Iran Summary – August 2022

About the Iran Summary: The Jewish Institute for National Security of America’s (JINSA) Gemunder Center produces a monthly tracker providing timely information and graphics illustrating Iran’s aggressive and destabilizing activities.

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August 2022 Summary:

  • European negotiators presented their Iranian counterparts with a ‘final text’ version of the nuclear agreement, which was met with further demands from Tehran, including assurances against reimposition of sanctions in the event of American withdrawal from a revived deal.
  • Iran-backed groups targeted U.S. forces in Syria, leading U.S. Central Command (CENTCOM) to eventually launch narrow airstrikes on these groups. This marked the beginning of the most extensive cycle of retaliatory attacks between the two sides since President Biden took office.
  • At the end of the month, anti-Iran Iraqi Shiite cleric Muqtada Al-Sadr announced he was quitting politics after the pro-Iran Coordination Framework thwarted him from forming a government, leading to deadly fighting in Baghdad.
  • Novelist Salman Rushdie was stabbed in the neck during a public appearance, the latest in a string of Iran directed or inspired plots on U.S. soil that includes a plot to hire a hitman to assassinate former National Security Advisor John Bolton and former Secretary of State Mike Pompeo.


Response to Ukraine Crisis and Ties to Russia: Further demonstrating the increasingly close ties between Moscow and Tehran, Russian cargo planes began transporting the first shipments of Iranian unmanned aerial vehicles (UAVs) for use in its invasion of Ukraine.

  • On August 9, Russia’s space-agency, Roscosmos, launched an Iranian surveillance satellite into orbit.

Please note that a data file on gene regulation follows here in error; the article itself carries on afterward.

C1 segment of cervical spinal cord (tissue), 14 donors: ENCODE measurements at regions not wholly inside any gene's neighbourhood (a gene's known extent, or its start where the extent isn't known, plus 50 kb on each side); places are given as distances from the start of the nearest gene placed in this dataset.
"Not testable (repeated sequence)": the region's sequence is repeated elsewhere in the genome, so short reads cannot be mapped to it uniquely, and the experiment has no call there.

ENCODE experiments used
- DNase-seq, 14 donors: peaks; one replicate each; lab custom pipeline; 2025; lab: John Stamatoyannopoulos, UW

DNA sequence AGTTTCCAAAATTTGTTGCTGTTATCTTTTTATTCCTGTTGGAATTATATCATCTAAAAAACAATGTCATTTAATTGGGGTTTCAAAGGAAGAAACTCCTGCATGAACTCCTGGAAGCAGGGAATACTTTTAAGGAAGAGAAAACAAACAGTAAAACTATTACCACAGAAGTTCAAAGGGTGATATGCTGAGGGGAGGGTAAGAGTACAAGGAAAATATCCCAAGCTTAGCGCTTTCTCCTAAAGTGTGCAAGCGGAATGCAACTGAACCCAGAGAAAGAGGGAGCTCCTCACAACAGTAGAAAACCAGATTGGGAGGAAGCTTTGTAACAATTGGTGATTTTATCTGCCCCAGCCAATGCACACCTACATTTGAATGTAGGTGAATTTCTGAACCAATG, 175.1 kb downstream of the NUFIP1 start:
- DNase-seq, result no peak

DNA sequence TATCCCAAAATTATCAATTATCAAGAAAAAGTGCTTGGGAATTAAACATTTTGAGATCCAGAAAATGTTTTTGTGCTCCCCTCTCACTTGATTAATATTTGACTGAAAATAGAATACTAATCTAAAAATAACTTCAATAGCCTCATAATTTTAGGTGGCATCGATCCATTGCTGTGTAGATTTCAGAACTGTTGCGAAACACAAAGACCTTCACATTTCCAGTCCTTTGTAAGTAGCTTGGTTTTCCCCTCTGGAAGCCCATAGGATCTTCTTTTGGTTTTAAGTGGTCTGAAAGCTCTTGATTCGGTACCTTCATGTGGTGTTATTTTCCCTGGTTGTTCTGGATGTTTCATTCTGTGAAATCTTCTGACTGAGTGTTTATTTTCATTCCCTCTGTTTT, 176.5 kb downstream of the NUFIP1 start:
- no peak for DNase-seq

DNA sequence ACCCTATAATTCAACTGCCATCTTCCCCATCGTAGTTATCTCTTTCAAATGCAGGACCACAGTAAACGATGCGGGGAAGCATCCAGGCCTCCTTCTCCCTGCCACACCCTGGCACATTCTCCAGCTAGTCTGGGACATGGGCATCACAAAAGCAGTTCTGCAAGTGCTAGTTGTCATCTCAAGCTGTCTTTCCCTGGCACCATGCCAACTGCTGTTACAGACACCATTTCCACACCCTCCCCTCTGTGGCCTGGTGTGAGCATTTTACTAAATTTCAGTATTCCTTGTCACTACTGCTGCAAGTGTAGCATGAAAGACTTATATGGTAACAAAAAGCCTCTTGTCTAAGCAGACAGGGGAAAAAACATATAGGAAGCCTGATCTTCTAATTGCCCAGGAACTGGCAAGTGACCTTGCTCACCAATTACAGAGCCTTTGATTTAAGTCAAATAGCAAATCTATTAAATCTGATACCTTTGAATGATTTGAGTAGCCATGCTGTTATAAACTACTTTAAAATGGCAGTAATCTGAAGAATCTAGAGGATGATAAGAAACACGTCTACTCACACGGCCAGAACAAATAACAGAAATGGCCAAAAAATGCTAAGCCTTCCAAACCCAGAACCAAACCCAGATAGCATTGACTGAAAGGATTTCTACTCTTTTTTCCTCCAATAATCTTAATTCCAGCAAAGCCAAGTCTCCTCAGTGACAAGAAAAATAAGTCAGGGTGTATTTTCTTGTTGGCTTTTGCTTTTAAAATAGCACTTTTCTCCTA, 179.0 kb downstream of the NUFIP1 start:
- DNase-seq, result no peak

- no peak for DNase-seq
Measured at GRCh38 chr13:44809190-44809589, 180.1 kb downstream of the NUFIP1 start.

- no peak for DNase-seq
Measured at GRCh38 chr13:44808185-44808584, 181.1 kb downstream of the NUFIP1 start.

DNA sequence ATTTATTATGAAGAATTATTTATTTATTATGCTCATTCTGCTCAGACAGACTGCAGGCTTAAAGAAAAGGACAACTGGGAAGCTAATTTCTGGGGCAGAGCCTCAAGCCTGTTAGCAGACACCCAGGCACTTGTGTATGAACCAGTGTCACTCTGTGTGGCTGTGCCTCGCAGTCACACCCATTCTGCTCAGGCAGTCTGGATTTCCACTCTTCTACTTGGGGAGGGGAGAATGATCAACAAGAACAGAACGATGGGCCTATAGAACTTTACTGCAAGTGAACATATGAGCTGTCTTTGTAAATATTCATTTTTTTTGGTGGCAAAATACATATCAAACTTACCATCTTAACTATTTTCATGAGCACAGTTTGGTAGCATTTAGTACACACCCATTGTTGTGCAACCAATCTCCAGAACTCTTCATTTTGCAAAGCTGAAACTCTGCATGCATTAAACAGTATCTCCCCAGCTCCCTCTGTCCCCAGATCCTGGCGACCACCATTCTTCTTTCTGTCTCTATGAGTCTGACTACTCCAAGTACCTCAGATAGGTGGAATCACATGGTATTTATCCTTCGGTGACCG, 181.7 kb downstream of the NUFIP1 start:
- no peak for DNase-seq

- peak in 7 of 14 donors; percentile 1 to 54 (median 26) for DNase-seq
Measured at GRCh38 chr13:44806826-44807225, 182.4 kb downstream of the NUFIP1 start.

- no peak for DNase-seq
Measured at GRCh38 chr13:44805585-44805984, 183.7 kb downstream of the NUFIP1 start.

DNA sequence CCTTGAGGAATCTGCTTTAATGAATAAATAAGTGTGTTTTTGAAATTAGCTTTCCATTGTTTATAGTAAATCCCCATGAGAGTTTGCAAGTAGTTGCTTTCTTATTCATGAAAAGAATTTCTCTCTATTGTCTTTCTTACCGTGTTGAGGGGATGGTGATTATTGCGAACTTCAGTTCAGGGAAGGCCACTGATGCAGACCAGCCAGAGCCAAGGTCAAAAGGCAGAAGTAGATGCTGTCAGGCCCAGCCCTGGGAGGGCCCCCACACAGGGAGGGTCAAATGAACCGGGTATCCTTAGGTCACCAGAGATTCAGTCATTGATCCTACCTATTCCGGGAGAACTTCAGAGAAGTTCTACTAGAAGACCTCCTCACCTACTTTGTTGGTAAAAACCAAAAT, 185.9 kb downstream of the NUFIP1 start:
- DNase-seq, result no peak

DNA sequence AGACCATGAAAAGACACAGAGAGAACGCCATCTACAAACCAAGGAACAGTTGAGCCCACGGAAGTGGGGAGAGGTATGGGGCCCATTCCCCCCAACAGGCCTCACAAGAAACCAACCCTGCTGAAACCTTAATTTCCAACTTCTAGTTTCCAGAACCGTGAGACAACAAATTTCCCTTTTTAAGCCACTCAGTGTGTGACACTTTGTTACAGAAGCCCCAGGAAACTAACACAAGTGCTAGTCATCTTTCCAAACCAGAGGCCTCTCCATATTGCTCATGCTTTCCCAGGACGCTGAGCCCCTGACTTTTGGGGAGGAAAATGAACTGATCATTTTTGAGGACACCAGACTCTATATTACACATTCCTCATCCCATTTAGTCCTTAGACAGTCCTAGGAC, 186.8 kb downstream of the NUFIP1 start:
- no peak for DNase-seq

• On August 19, the first shipment of Iranian UAVs reportedly departed for Russia, carrying at least Mohajer-6, Shahed-129, and Shahed-191 UAVs, which are capable of carrying munitions. However, there have been claims that the UAVs have suffered from numerous failures. According to the Associated Press, the Russian military has acquired hundreds of Iranian UAVs for deployment in Ukraine.

Nuclear: Iran’s nuclear chief repeated his claims that the Islamic Republic has acquired the means to produce a nuclear weapon. Meanwhile, International Atomic Energy Agency (IAEA) regulators confirmed that hundreds of IR-6 and IR-2 centrifuges were being injected with gas at the Natanz nuclear facility in Iran. Meanwhile, E.U. negotiators presented a ‘final text’ version of the deal to their Iranian counterparts demanding a “yes or no” answer, to which Iran responded with several additional demands. Despite saying that there was nothing left to negotiate, the United States replied to those Iranian demands and received a response from Iran at the beginning of September that it is reviewing.

  • On August 1, the U.S. Department of the Treasury’s Office of Foreign Assets Controls announced a tranche of new sanctions against six Iranian companies under executive order 13846, designed to target Iranian petrochemicals and petroleum. In a press statement, Secretary of State Blinken intimated these sanctions were intended to pressure Tehran into a revived nuclear deal.
  • The Atomic Energy Organization of Iran’s spokesman announced that Tehran has begun injecting gas into hundreds of IR-1 and IR-6 centrifuges, in an apparent attempt to increase its leverage ahead of future negotiations by creating a sense of urgency in Western leaders.
  • On August 3, IAEA regulators reported the installment of three IR-6 and six IR-2m centrifuges at the Natanz nuclear facility.